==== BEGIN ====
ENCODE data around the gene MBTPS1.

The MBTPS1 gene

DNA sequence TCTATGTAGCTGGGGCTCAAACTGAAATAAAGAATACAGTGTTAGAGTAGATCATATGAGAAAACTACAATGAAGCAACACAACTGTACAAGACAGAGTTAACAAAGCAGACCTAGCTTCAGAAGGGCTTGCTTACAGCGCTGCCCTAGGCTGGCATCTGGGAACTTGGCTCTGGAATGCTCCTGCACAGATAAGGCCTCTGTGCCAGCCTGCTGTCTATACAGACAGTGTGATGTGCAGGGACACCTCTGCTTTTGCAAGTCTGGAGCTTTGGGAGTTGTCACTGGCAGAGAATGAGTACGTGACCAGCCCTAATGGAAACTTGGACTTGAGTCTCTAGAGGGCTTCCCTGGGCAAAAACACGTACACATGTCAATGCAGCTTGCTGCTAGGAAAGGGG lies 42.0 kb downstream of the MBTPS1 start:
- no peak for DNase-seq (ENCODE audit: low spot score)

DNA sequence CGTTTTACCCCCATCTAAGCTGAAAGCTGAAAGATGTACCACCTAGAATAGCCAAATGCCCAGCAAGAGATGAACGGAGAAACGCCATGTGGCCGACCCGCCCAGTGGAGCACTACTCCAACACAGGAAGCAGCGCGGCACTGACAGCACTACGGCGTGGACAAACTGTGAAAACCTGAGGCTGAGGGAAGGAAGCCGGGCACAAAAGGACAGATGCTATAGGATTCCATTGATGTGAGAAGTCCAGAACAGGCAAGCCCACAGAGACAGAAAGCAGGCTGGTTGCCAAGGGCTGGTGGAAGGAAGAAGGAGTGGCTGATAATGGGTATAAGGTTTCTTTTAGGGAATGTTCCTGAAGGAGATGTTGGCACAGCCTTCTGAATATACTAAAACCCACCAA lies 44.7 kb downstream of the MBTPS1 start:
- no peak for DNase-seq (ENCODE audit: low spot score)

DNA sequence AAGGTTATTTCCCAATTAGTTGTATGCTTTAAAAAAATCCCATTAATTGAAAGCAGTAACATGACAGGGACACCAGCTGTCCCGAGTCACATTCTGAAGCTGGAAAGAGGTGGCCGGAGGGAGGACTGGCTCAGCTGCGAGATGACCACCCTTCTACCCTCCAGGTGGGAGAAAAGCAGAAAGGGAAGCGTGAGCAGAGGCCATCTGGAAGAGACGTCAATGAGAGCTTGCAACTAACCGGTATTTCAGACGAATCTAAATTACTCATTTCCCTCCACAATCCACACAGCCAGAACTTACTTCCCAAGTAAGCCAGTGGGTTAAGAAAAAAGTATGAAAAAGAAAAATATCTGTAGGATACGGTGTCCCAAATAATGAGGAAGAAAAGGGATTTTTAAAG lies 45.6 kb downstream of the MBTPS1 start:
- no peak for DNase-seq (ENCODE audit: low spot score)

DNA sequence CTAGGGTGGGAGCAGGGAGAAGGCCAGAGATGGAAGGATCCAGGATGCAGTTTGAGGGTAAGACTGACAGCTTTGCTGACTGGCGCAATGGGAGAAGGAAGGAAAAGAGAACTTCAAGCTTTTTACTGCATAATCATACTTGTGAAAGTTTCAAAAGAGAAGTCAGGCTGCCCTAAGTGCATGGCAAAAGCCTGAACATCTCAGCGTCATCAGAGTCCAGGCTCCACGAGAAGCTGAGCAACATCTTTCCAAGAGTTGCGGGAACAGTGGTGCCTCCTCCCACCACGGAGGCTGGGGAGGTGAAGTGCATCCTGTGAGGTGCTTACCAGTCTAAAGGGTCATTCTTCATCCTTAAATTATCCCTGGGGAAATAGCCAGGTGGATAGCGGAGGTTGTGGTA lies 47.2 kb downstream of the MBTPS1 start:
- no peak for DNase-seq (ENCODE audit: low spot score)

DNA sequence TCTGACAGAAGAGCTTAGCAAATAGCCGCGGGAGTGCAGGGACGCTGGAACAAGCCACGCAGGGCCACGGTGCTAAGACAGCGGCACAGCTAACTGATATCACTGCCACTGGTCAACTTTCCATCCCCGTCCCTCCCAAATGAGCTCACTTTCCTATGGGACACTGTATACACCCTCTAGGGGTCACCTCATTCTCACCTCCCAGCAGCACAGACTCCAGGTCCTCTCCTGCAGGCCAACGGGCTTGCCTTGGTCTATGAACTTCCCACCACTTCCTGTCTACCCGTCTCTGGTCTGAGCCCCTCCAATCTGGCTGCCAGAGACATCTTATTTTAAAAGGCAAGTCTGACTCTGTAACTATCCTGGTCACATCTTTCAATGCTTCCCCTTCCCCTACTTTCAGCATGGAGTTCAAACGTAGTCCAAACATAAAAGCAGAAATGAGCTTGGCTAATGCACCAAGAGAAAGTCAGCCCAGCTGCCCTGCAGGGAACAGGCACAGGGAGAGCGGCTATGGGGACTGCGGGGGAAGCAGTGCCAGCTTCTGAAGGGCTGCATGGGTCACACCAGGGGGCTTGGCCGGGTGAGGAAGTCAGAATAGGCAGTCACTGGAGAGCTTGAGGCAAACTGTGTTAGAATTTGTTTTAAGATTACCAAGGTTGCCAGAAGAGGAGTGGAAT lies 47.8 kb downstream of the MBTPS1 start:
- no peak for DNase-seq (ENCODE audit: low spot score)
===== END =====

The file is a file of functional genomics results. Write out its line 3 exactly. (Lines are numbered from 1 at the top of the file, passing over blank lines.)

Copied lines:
DNA sequence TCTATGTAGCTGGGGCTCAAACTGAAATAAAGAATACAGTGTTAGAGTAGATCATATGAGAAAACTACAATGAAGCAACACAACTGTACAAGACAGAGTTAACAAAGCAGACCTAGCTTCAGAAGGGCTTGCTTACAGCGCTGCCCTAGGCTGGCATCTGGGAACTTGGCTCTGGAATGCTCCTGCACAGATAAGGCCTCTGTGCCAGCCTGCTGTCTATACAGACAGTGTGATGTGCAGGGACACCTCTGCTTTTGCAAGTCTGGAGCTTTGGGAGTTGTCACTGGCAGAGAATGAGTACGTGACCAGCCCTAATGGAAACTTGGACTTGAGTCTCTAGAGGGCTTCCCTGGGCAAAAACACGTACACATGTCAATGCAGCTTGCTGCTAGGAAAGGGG lies 42.0 kb downstream of the MBTPS1 start: